As part of our mission to uplift those that support the BIPOC community, particularly sex workers, we will be highlighting an organization we love and support – the Bay Area Workers Support.
This week we’re featuring BAWS (Bay Area Workers Support) and had a chance to speak to their co-founding member, Maxine Holloway.
Visit their official website at https://bayareaworkerssupport.org to learn more or make a donation.
Can you tell our readers a bit about yourself and your involvement with the BAWS?
My name is Maxine Holloway, and I am an Oakland based sex worker and a co-founding member of Bay Area Workers Support (BAWS), a peer-led sex worker resource organization. BAWS was started two years ago in the wake of FOSTA-SESTA and has grown into one of the leading sex worker organizations on the West Coast. We work to provide resources, information, advocacy, connection and care to our communities.
What is the significance of having a support organization for sex workers and managed by sex workers?
There are so many misguided programs and policies directed towards sex workers, and they are created by people who are not or never have been in the sex trade. They end up not meeting the actual needs of sex workers, and often further stigmatize and criminalize. It’s incredibly damaging, and yet these are the programs that continually get government support and funding. Strippers, hustlers, porn performers, escorts, pro-Doms, and street-based workers are some smartest people around, and we know what we need. Services and resources must be designed and led by people with the lived experience. Peer-based programs need to more sustainable funding, but we end up having to rely on fundraising donations to do our work, it’s challenging.
What initiatives are BAWS currently working on right now?
BAWS is putting a lot of work into our mutual aid fund for workers experiencing financial hardship during COIVID-19. We are currently supporting between 10-15 sex workers every week. We prioritize funding Black, Indigenous, people of color, single parents, transgender, disabled, and outdoor workers. We are excited to start providing larger amounts of funding and longer-term support that helps folks mobilize out their current situations. We just launched a fundraising campaign and are hoping to make this program sustainable through the rest of 2020. In August, BAWS will be hosting ‘Socially-Distant Benefits Fair’ to help workers apply for mutual aid funds, enroll in unemployment insurance, and other state programs.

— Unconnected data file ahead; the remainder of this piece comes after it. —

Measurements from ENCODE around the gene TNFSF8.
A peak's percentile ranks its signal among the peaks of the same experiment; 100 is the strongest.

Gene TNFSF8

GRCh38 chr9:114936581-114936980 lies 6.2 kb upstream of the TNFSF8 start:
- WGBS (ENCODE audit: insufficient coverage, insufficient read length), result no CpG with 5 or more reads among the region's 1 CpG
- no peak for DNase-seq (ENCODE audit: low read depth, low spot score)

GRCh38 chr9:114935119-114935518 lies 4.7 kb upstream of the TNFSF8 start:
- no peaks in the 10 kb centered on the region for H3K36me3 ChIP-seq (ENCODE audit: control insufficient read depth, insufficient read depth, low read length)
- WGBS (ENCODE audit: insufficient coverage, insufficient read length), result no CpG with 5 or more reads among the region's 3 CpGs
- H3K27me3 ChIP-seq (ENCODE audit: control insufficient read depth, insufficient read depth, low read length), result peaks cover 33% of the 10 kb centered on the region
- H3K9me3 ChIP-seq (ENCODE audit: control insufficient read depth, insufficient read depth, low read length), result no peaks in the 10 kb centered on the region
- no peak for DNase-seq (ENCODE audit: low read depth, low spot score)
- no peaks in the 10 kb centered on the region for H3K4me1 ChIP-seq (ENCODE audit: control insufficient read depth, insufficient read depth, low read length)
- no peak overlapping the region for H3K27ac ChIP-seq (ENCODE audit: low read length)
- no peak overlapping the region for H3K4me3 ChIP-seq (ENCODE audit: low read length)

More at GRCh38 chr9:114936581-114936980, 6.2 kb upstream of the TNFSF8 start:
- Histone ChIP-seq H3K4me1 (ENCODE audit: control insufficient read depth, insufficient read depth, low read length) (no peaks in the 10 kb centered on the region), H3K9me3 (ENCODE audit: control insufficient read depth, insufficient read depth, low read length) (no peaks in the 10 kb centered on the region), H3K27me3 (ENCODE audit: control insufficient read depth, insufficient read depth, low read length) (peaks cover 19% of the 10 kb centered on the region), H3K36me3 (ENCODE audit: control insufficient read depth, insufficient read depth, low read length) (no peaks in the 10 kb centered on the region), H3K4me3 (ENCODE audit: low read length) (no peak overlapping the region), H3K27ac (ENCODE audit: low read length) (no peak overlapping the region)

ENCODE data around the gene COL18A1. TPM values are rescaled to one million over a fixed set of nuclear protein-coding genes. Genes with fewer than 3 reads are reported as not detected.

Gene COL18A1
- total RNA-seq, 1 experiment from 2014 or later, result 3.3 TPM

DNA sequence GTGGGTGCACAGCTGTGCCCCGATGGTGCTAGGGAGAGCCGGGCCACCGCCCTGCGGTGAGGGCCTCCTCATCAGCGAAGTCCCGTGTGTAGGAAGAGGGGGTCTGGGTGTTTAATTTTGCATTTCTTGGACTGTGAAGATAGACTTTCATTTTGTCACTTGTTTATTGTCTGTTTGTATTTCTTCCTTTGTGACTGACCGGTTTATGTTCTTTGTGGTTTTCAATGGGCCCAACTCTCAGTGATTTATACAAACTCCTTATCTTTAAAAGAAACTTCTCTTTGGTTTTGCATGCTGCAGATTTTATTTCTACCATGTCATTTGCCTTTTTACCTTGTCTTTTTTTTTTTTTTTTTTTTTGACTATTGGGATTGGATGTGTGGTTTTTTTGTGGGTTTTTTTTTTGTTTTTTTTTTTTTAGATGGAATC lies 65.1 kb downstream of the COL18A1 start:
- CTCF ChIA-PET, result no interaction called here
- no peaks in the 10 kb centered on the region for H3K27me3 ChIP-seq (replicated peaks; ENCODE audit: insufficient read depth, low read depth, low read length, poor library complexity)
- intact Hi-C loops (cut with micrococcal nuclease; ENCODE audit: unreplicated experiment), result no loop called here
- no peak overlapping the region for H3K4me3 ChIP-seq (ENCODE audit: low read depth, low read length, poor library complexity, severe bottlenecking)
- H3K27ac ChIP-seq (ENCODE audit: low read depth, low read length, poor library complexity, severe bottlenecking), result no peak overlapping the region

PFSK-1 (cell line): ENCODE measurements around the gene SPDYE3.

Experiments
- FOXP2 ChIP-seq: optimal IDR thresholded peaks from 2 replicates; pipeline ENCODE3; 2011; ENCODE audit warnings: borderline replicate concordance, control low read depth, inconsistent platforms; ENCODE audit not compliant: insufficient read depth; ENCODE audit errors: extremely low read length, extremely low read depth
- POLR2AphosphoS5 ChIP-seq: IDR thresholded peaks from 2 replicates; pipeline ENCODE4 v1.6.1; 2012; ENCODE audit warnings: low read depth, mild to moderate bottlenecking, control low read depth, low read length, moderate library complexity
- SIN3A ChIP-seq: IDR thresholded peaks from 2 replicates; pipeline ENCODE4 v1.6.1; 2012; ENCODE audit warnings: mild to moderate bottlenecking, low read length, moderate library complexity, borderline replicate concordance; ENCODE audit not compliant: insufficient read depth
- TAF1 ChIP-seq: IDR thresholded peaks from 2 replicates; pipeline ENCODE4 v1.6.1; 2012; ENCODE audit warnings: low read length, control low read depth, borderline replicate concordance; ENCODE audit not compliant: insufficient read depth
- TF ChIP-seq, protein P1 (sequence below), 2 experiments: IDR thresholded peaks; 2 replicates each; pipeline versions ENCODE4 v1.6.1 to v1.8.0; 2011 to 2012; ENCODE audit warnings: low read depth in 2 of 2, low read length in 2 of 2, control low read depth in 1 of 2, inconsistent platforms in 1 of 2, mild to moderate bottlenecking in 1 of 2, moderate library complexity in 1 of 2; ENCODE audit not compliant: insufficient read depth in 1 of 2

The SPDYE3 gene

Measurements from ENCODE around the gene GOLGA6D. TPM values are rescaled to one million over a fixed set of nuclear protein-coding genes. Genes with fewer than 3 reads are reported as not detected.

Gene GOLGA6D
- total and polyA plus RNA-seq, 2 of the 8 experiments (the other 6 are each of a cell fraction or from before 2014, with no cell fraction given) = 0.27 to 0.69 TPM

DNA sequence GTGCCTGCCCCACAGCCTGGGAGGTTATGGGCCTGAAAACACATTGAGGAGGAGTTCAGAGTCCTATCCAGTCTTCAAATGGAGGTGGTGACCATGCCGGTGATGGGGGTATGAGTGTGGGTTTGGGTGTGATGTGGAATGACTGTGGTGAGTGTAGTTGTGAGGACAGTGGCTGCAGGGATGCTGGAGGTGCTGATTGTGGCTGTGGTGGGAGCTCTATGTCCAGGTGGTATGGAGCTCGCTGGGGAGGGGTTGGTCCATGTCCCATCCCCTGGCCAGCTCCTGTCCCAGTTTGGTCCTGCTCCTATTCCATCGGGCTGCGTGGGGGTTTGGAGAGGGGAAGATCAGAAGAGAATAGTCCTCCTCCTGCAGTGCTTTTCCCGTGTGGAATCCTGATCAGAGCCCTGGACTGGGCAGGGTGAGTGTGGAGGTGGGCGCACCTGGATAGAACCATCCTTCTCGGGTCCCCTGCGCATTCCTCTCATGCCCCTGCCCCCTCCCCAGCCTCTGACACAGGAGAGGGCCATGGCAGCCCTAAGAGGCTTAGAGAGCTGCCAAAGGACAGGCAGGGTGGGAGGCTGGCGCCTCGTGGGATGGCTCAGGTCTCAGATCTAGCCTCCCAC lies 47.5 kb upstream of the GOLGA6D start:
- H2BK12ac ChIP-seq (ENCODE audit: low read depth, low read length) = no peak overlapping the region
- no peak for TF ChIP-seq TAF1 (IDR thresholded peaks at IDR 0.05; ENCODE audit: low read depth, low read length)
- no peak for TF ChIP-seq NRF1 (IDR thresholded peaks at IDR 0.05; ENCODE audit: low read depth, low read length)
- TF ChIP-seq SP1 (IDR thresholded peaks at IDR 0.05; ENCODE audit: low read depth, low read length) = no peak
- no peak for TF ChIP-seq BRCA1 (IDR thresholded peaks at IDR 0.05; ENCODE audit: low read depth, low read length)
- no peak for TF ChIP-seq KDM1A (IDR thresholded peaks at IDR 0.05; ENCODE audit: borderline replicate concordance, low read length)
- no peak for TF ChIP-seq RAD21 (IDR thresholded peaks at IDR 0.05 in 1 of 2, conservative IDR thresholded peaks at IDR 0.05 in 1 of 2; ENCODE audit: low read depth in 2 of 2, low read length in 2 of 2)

How has COVID affected sex workers and their livelihoods?
Most sex workers work in close proximity with other people, so because of shelter in place and the fear of transmission, workers have had our livelihoods come to a halt. It’s can more challenging to access benefits like unemployment and stimulus payments when you have a stigmatized or criminalized job. As COVID cases continue to rise, and bills are still coming, we have to make difficult decisions about our health, safety, and income. Many folks are experiencing financial insecurity, low income, and working-class sex workers have been hit the hardest.
What are some ways fans can help support sex workers during this time? (I’ll also link here: https://bayareaworkerssupport.org/covid19)
- Donate to sex worker-run mutual aid funds
- Many workers are pivoting to or increasing their online work – sign up for their subscriptions, purchase their content, hire them for an online consultation, buy their merch, or tip them. Every financial gesture can make a big difference.
- Sex workers are getting hit from so many sides right now! While COVID is happening, the government is trying to pass dangerous legislation that will make it harder for sex workers to use the internet. Learn about the EarnIt Act (https://hackinghustling.org/earn-it-act-two-pager/) and how it harms sex workers and everyone’s privacy. Then contact your representatives and insist they do not let this legislation pass https://act.eff.org/action/stop-the-earn-it-bill-before-it-breaks-encryption.
- Learn about, and support movements like Black Lives Matter (https://blacklivesmatter.com/) and 8 to Abolition https://www.8toabolition.com/, because sex worker justice is rooted in racial justice and defunding the police.